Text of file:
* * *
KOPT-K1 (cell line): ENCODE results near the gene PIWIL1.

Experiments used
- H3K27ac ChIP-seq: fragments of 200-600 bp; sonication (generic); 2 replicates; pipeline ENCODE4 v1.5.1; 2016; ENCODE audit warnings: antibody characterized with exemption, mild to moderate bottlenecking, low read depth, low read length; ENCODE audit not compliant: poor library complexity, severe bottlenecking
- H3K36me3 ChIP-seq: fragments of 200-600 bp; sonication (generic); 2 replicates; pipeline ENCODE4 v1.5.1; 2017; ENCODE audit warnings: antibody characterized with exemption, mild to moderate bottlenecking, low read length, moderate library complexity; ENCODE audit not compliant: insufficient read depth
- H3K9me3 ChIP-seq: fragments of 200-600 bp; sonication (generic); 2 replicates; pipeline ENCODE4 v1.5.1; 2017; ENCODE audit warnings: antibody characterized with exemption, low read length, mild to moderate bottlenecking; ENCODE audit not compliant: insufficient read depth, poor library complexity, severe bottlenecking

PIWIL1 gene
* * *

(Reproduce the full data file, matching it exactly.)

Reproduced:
KOPT-K1 (cell line): ENCODE results near the gene PIWIL1.

Experiments used
- H3K27ac ChIP-seq: fragments of 200-600 bp; sonication (generic); 2 replicates; pipeline ENCODE4 v1.5.1; 2016; ENCODE audit warnings: antibody characterized with exemption, mild to moderate bottlenecking, low read depth, low read length; ENCODE audit not compliant: poor library complexity, severe bottlenecking
- H3K36me3 ChIP-seq: fragments of 200-600 bp; sonication (generic); 2 replicates; pipeline ENCODE4 v1.5.1; 2017; ENCODE audit warnings: antibody characterized with exemption, mild to moderate bottlenecking, low read length, moderate library complexity; ENCODE audit not compliant: insufficient read depth
- H3K9me3 ChIP-seq: fragments of 200-600 bp; sonication (generic); 2 replicates; pipeline ENCODE4 v1.5.1; 2017; ENCODE audit warnings: antibody characterized with exemption, low read length, mild to moderate bottlenecking; ENCODE audit not compliant: insufficient read depth, poor library complexity, severe bottlenecking

PIWIL1 gene